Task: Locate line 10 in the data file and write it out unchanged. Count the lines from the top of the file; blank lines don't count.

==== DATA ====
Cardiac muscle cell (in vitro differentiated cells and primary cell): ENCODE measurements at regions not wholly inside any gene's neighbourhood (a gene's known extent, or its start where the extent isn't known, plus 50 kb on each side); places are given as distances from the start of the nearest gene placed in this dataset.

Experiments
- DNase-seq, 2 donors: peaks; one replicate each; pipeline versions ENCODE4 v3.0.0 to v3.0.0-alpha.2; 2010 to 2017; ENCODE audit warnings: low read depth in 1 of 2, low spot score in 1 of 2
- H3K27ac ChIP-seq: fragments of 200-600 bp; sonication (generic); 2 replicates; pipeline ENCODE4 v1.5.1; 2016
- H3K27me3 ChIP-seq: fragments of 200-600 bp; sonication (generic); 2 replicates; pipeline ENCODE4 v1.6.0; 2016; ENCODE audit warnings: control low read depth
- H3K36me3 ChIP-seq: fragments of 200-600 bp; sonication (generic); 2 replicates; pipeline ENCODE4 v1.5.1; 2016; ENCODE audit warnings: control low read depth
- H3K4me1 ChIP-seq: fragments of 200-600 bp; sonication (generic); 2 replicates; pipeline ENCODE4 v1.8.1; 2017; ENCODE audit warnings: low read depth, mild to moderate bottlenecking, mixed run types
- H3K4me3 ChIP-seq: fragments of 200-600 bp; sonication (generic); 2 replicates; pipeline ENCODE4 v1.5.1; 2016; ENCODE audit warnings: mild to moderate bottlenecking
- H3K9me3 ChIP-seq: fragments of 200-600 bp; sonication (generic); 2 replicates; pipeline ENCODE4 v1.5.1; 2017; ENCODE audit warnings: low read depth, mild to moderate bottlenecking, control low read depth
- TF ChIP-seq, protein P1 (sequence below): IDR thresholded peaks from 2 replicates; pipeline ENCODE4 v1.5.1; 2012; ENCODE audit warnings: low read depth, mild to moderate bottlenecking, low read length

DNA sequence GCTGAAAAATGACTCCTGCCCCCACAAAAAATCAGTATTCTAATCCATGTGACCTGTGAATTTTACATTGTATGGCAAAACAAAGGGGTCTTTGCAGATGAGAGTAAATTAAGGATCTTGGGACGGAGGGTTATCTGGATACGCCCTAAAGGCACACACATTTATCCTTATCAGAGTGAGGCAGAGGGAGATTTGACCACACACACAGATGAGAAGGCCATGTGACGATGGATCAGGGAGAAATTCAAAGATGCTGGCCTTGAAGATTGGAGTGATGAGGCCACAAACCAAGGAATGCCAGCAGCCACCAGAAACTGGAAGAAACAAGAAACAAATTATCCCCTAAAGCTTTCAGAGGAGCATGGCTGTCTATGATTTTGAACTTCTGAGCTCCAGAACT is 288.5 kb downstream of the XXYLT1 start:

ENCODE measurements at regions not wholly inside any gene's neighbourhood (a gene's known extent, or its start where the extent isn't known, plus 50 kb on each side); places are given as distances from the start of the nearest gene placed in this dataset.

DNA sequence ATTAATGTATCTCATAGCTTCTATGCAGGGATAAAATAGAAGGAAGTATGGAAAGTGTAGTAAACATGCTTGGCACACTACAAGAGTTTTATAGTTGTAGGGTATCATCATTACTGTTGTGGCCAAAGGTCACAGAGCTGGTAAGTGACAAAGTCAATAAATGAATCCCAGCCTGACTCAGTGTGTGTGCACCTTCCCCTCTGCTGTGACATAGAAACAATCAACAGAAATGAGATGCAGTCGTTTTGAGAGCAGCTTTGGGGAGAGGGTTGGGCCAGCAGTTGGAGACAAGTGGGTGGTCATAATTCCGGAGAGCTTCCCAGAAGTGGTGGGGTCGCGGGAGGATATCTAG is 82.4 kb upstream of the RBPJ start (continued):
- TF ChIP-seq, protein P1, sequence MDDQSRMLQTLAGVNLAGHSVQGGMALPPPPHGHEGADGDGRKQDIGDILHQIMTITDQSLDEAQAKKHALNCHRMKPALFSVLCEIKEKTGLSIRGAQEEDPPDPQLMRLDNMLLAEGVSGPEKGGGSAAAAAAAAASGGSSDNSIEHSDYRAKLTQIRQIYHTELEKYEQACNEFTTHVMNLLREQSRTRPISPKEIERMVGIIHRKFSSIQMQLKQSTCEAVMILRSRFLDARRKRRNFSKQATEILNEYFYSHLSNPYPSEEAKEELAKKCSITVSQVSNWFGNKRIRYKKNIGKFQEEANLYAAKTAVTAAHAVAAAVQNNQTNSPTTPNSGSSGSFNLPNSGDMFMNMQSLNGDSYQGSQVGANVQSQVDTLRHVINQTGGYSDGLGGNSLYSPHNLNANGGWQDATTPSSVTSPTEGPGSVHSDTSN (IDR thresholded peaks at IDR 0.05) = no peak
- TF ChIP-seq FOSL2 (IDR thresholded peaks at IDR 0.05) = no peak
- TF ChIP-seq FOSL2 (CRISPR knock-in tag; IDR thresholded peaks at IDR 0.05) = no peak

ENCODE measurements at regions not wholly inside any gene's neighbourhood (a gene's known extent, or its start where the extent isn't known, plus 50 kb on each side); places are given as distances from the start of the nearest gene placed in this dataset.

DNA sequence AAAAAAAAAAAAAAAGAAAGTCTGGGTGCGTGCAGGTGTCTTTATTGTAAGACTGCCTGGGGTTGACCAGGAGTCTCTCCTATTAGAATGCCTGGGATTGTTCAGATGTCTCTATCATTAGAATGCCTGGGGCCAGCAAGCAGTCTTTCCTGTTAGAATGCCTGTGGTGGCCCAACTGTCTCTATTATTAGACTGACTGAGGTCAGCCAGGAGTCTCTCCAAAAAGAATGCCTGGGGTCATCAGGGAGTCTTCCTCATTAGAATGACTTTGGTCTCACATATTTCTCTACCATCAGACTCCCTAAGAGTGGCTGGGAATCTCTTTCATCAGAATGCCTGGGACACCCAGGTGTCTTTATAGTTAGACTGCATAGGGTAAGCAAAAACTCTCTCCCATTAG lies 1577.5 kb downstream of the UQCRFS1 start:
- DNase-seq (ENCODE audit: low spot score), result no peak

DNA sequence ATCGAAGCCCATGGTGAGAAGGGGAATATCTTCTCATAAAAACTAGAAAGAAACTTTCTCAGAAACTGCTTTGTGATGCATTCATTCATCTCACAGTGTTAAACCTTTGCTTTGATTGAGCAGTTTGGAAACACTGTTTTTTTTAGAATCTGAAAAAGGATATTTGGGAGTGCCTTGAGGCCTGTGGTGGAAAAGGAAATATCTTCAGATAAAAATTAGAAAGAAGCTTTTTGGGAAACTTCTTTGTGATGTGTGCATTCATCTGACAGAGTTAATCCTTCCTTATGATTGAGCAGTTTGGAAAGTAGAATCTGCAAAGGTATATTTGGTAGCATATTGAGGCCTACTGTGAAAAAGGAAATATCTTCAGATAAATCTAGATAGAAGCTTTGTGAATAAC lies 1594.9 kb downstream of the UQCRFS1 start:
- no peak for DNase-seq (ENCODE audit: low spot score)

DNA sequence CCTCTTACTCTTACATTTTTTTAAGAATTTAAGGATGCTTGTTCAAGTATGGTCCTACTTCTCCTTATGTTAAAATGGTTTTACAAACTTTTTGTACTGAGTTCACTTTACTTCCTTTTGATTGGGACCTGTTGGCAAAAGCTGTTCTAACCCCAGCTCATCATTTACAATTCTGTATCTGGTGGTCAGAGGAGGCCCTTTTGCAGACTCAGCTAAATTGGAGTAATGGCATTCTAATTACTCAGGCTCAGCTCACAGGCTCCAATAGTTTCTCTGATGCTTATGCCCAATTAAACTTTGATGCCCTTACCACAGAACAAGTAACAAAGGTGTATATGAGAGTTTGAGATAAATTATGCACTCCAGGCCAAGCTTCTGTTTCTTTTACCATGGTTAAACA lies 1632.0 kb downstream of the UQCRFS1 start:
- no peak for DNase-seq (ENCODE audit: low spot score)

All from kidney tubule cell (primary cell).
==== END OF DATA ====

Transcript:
- TF ChIP-seq, protein P1 (sequence below): IDR thresholded peaks from 2 replicates; pipeline ENCODE4 v1.5.1; 2012; ENCODE audit warnings: low read depth, mild to moderate bottlenecking, low read length